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Author Topic: Ridiculous Radio Prices...  (Read 7455 times)
WB2WIK
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Posts: 20547




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« Reply #30 on: January 12, 2013, 05:07:19 PM »

The RX dynamic performance, which is all Rob Sherwood tests, are but one out of many important parameters for users.  And that's all he claims they are.

Rob uses an IC-781, which is many years old and didn't do all that great in the reports. Wink

To me, there's a lot more to anything's worth than just one parameter.  Most of us are comfortable driving whatever vehicle we have, without it being capable of going 0-100 mph in six seconds.  The cars that can do that may not hold more than two people and may not get more than 16 mpg, and may not have capacity to bring home the groceries.
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G3RZP
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Posts: 4391




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« Reply #31 on: January 12, 2013, 10:18:04 PM »

Ergonomics are important, and menu driven arrangements lose out badly there.
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ZENKI
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Posts: 906




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« Reply #32 on: January 14, 2013, 04:46:46 PM »

Forget the receivers, fix the transmitters.

Now we have a the next TS990s, 10,000 dollar price tag and a useless uncalibrated S-meter. If I bought a spectrum analyzer for that price it would have an amplitude uncertainty of +- 1 to 1.5db

I can buy a cheap rigol spectrum analyzer for 1500 dollars and that has a nice color screen with amplitude accuracy of 1.5 db

I agree with you, the price of the equipment is getting ridiculous especially when you get sub standard transmitters and things like S-meters that cant measure accurately.

The ham radio companies have a successful marketing program that is very good at getting   baby boomers to throw big dollars at  equipment that offers very poor value for money.
I frankly dont know how they can justify the price for the Kenwood TS-990S,  when really its specifications and features are nothing spectacular to what  can be got now for a lot less money.

The TS990S wont outperform the Perseus receiver. A transmitter with good IMD performance and a TFT screen does not make  up for the 8000 dollar difference. Besides all the bells and whistle
is just firmware tricks not hardware.

When I see that the unit has no calibrated S-meter then I know its another ham toy. For the money that  want for the TS990S, I would rather go out and buy a Rohde & Schwarz receiver or transceiver. At least I know
that I am buying something  that is built to   a very high standard.  The R&S will have a super accurate S-meter not some Micky mouse  needle jumping around on the screen telling you nothing.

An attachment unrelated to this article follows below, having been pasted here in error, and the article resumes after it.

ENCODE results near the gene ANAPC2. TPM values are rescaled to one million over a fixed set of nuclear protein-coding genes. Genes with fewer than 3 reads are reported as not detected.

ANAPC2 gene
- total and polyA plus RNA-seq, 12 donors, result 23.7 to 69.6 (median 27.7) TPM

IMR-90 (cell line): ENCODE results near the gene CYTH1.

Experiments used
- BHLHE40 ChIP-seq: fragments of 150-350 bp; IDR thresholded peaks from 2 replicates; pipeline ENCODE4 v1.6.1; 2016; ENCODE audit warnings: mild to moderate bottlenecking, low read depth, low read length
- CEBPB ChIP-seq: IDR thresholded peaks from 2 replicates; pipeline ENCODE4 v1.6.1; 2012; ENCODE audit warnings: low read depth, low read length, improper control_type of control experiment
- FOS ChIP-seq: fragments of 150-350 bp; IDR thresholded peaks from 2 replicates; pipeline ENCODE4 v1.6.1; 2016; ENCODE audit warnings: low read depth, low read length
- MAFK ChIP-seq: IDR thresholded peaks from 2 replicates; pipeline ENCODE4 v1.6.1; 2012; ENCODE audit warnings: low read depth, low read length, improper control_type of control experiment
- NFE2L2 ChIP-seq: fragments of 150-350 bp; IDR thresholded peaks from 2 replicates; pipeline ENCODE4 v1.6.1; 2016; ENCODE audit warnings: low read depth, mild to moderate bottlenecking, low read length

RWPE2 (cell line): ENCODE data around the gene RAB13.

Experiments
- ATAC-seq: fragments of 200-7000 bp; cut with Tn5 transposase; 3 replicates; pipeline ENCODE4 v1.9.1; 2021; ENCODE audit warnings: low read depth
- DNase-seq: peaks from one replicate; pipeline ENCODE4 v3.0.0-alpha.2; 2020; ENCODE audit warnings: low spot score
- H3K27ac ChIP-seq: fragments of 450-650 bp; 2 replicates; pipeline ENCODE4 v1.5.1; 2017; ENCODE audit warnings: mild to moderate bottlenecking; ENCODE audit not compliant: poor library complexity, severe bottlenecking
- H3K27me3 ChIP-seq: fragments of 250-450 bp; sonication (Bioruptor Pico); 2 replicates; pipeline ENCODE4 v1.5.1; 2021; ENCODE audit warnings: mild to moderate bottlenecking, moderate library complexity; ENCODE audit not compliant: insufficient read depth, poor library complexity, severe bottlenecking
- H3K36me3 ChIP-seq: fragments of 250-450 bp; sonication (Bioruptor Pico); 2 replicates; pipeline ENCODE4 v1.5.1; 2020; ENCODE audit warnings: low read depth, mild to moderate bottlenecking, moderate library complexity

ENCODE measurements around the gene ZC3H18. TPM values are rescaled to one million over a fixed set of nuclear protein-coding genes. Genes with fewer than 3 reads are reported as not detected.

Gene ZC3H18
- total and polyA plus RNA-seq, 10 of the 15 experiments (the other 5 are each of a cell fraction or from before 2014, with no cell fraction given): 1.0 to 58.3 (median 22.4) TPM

I dont see a knob on the TS-990S that says "splatter blanker" so we have radio that  has excessive receiver performance that cant be used realistically on the air. Sounds like buying a car with rocket engine
and it sits in the garage because there is no road or freeway where you can make use of it. The 40 meter band in Europe in like a freeway in LA in peak hour. Full of smog(splatter) and no place to move. What good is it sitting traffic
with a Ferrari that cant go anywhere and you choking on the smog(splatter)? If Kenwood had  a DSP beam steering option that would have been more useful that gimmicky analog looking clone dial. The engineers at Kenwood must
be bored and have no RF creativity left.

A more practical radio from Kenwood would have been  direct sampling  receiver with a DUC transmitter. An adaptive pre-distortion PA would have made more sense. All we get from Kenwood is 30 year old technology  dressed
up with lipstick. They not getting my money!

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KA5IPF
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« Reply #33 on: January 14, 2013, 05:38:09 PM »

I see you're still stuck on a calibrated s-meter which doesn't mean anything from an on-the-air source unless you know exactly the performance of your antenna and feedline. Then path loss figures in. An s-meter is only good for an appx idea compared to the other guy talking on the same frequency in the same QSO, then it's not worth much. Be better off with no s-meter. Can you hear him, work him. The 59 systems works great and doesn't require an s-meter.
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KG6YV
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Posts: 506




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« Reply #34 on: January 15, 2013, 01:56:03 PM »


1. Salaries in China for tech workers are going up @ 25% or more per year, so their product prices will do the same OR electronics manufacturing will move to Vietnam and Burma.